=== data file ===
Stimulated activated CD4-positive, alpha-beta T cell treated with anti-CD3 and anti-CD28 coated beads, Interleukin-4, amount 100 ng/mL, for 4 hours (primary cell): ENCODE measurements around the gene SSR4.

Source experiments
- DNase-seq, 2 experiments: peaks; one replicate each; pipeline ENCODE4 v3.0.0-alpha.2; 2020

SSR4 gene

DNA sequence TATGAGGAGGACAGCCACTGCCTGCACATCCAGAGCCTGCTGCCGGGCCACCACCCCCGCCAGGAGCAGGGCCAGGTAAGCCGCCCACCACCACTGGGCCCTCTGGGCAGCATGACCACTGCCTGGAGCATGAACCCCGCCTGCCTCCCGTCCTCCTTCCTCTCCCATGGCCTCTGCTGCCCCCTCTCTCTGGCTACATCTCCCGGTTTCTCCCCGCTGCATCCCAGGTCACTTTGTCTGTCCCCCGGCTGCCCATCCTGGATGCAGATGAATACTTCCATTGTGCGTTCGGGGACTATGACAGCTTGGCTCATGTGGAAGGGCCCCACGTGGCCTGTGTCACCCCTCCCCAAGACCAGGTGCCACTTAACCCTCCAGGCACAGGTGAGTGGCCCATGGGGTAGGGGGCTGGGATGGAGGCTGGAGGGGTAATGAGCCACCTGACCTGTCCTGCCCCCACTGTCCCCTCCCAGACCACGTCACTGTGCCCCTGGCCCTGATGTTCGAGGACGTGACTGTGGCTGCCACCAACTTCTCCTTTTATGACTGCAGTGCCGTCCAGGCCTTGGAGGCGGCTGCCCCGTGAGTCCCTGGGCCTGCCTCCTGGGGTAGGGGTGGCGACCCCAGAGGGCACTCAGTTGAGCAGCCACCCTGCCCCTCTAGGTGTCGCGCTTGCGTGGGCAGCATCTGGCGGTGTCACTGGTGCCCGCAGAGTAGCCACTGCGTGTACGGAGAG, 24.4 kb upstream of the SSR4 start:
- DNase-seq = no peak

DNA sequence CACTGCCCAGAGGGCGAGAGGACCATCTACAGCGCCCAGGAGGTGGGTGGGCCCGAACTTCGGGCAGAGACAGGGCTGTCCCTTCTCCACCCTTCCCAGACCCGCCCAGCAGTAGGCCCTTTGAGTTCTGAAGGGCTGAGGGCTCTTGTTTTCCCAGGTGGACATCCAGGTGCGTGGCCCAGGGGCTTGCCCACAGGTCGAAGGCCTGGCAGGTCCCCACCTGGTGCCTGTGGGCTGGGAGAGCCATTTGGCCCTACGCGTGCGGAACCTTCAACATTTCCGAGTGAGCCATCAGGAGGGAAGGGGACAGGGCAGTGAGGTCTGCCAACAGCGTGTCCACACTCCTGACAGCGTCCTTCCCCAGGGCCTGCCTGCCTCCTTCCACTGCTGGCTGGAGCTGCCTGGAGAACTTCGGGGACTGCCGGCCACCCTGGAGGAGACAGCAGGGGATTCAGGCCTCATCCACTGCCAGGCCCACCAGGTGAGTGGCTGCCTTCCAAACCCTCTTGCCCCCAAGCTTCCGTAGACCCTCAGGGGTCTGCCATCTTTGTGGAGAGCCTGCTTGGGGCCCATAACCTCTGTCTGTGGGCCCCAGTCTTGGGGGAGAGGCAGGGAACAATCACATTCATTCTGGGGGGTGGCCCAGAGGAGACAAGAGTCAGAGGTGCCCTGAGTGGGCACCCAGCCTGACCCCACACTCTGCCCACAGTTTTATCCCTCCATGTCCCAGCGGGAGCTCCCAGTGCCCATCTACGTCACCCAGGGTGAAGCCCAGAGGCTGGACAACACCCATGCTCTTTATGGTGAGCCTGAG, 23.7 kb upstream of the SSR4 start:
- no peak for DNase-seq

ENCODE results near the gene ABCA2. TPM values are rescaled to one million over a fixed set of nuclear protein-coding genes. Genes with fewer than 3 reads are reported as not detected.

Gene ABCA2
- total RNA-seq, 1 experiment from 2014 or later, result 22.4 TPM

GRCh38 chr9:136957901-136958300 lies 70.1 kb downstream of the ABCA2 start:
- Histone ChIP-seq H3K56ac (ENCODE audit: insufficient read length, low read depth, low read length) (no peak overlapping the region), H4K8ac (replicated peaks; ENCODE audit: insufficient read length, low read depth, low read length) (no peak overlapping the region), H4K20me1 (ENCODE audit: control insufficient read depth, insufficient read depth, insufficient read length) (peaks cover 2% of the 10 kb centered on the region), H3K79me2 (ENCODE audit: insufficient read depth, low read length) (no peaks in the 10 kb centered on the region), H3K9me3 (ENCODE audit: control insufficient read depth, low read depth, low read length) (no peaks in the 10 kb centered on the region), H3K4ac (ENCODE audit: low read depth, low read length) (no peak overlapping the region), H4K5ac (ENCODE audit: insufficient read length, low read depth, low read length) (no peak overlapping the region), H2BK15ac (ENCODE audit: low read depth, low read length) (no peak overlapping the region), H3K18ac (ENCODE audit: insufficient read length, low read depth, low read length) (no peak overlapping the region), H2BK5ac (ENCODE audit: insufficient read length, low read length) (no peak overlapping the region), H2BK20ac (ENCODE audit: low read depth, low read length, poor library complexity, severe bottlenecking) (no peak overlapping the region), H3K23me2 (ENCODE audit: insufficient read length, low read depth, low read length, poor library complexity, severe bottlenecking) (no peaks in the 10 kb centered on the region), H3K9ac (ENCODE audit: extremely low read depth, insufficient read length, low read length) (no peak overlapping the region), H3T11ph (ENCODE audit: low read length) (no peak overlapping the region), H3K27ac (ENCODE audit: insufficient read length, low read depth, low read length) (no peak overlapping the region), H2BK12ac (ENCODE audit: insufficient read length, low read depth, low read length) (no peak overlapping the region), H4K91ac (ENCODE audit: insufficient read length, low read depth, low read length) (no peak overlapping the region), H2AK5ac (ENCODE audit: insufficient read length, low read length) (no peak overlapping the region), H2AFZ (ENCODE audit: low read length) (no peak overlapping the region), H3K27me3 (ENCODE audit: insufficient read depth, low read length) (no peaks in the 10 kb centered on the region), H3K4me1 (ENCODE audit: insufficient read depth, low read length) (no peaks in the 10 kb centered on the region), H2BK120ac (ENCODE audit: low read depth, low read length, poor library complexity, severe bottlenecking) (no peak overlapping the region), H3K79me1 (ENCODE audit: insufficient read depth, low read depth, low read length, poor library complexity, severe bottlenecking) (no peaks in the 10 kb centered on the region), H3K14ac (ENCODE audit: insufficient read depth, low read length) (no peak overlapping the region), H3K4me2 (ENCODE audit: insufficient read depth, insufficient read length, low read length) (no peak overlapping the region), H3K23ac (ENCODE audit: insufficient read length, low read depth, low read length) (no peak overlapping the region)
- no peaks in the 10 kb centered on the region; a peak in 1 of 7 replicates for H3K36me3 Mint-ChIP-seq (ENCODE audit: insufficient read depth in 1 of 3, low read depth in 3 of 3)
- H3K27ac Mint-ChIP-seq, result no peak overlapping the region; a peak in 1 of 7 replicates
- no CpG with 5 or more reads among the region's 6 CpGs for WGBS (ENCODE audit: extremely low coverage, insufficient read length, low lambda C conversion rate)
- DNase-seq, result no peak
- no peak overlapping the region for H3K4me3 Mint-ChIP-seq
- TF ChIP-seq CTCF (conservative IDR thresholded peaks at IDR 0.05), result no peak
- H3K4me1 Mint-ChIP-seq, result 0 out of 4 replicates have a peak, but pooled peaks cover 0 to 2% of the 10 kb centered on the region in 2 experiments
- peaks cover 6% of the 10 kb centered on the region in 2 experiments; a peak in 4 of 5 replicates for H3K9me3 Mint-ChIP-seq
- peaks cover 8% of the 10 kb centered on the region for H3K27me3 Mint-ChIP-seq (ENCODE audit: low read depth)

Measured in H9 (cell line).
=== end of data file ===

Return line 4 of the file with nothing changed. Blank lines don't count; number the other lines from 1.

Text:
SSR4 gene